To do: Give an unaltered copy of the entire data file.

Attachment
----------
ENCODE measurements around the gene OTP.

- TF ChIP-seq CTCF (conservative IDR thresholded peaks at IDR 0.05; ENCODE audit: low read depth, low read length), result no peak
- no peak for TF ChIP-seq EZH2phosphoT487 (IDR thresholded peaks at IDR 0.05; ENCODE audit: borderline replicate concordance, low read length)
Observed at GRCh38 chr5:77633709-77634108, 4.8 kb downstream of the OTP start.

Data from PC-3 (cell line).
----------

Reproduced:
ENCODE measurements around the gene OTP.

- TF ChIP-seq CTCF (conservative IDR thresholded peaks at IDR 0.05; ENCODE audit: low read depth, low read length), result no peak
- no peak for TF ChIP-seq EZH2phosphoT487 (IDR thresholded peaks at IDR 0.05; ENCODE audit: borderline replicate concordance, low read length)
Observed at GRCh38 chr5:77633709-77634108, 4.8 kb downstream of the OTP start.

Data from PC-3 (cell line).